The only tricky part of posting your own SOAP packet is ensuring the content length is correctly specified. Of course, when retrieving the SOAP response, you would need to use a parser to determine the success of the request and to utilize the data returned. When the above code was run against my copy of .NET My Services, I received the following SOAP (and HTTP) response back from the server:
Reply: 200 OK <?xml version='1.0'?> <s:Envelope xmlns:s="http://schemas.xmlsoap.org/soap/envelope/" xmlns:hs="http://schemas.microsoft.com/hs/2001/10/core"> <s:Header> <path xmlns="http://schemas.xmlsoap.org/rp/"> <action>http://schemas.microsoft.com/hs/2001/10/core#response</action> <rev></rev> <from>http://skweetis</from> <id>89A1D531-E2AE-11D5-B853-00065B41A690</id> <relatesTo>C6B9D29A-D4A9-11D5-AD8F-00B0D0E9071D</relatesTo> </path> <hs:response> </hs:response> </s:Header> <s:Body> <hs:queryResponse xmlns:hs="http://schemas.microsoft.com/hs/2001/10/core" xmlns:m="http://schemas.microsoft.com/hs/2001/10/myContacts" xmlns:mp="http://schemas.microsoft.com/hs/2001/10/myProfile"> <hs:xpQueryResponse status="success"> <m:contact synchronize="no" id="221C4B68-C22B-4247-ABEC-08CB40E8B434"> <m:name id="63231675-ED1D-4937-AD82-2347A9B3A6B3"> <mp:givenName xml:lang="en-us">John</mp:givenName> <mp:surname xml:lang="en-us">Doe</mp:surname> </m:name> <m:address id="BAD1BEF2-5ACB-453C-A443-9C30186F1C33"> <hs:officialAddressLine xml:lang="en-us">One Microsoft Way</hs:officialAddressLine> <hs:primaryCity xml:lang="en-us">Redmond</hs:primaryCity> <hs:subdivision xml:lang="en-us">WA</hs:subdivision> <hs:postalCode>98052</hs:postalCode> <hs:countryCode>US</hs:countryCode> </m:address> <m:emailAddress id="CEAEA6DC-DAD3-483C-9296-D288DCF5D5A0"> <mp:email>email@example.com</mp:email> </m:emailAddress> </m:contact> <m:contact synchronize="no" id="25C91687-2A98-4A93-8168-A3DC0BC8828F"> <m:name id="CCB1AC0C-E9FC-42C5-BAAF-36C81D3FF1FF"> <mp:givenName xml:lang="en-us">Jane</mp:givenName> <mp:surname xml:lang="en-us">Doe</mp:surname> </m:name> <m:address id="85835630-4570-4F9C-B871-7995498BB349"> <hs:officialAddressLine xml:lang="en-us">123 Anystreet</hs:officialAddressLine> <hs:primaryCity xml:lang="en-us">Woodinville</hs:primaryCity> <hs:subdivision xml:lang="en-us">WA</hs:subdivision> <hs:postalCode>98072</hs:postalCode> <hs:countryCode>US</hs:countryCode> </m:address> <m:emailAddress id="A7568B70-9037-4F89-9D75-FCC88DA7AE40"> <mp:email>firstname.lastname@example.org</mp:email> </m:emailAddress> </m:contact> </hs:xpQueryResponse> </hs:queryResponse> </s:Body> </s:Envelope>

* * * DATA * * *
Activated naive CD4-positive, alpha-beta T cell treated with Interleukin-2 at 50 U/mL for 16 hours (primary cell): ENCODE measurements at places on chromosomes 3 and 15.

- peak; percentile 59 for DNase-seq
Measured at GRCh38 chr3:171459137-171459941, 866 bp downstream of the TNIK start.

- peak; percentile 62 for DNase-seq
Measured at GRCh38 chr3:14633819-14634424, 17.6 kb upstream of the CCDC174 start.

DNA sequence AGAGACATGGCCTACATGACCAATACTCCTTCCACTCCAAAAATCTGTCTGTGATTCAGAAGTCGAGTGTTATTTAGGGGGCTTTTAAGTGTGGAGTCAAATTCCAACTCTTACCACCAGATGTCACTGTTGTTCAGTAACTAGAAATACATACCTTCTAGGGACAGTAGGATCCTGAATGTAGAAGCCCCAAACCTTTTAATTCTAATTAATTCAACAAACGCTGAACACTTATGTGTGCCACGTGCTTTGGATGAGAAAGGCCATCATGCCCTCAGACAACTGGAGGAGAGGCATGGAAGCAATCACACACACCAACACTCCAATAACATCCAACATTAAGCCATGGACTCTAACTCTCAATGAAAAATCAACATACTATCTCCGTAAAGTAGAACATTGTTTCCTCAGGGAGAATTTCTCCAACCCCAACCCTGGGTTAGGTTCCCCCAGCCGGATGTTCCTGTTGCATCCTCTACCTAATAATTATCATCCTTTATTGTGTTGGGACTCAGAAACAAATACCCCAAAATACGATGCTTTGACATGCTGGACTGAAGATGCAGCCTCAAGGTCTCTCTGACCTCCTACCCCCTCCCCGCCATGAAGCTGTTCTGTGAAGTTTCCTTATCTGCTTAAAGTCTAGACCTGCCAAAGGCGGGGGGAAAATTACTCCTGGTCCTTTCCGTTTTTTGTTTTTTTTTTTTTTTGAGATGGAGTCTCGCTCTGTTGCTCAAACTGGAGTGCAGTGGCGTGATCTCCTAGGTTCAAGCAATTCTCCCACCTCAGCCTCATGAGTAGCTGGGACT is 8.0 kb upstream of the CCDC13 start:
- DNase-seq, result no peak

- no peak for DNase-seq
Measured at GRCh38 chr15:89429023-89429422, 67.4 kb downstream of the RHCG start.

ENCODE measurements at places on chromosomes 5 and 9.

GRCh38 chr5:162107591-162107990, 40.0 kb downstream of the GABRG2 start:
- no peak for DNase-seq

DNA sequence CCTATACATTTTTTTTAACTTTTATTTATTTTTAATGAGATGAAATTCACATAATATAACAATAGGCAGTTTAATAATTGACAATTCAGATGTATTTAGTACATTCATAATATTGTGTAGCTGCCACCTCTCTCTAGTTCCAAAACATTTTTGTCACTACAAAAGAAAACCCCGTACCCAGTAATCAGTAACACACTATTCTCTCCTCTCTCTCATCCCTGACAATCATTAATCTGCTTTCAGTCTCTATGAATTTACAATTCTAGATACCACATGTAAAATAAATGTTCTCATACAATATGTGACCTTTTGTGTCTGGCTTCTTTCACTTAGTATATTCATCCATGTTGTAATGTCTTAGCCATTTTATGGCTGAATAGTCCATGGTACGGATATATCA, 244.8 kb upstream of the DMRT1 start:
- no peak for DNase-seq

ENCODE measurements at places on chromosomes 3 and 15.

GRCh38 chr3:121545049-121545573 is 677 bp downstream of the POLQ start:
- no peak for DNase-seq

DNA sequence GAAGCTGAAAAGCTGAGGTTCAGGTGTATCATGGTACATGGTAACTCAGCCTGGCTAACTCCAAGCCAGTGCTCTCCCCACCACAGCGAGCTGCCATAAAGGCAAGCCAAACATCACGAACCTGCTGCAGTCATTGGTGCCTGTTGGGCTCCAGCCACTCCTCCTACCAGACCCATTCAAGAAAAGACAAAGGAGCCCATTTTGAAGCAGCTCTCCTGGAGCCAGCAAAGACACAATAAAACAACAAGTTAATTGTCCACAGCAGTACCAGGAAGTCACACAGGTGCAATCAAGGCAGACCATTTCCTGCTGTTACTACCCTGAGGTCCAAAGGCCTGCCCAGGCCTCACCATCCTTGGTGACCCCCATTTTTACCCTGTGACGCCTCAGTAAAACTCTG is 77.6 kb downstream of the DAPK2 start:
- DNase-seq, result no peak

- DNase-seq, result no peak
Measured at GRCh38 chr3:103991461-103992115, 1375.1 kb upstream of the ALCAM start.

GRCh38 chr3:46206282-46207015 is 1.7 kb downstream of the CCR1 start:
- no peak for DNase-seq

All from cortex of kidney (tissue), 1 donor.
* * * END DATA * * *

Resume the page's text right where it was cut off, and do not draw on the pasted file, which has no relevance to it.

As you can see, only two contact elements existed in my .NET Contacts service: one entry each for John and Jane Doe.
If you’re interested in learning more about Python and XML, O’Reilly’s upcoming Python & XML title is sure to please. The code presented here was written to work against the .NET My Services beta that was released at the Professional Developer’s Conference. Newer versions are sure to emerge periodically from Microsoft, and this code may need to be tweaked to support the new features as they become available.
Christopher A. Jones has an extensive background in Internet systems programming and XML.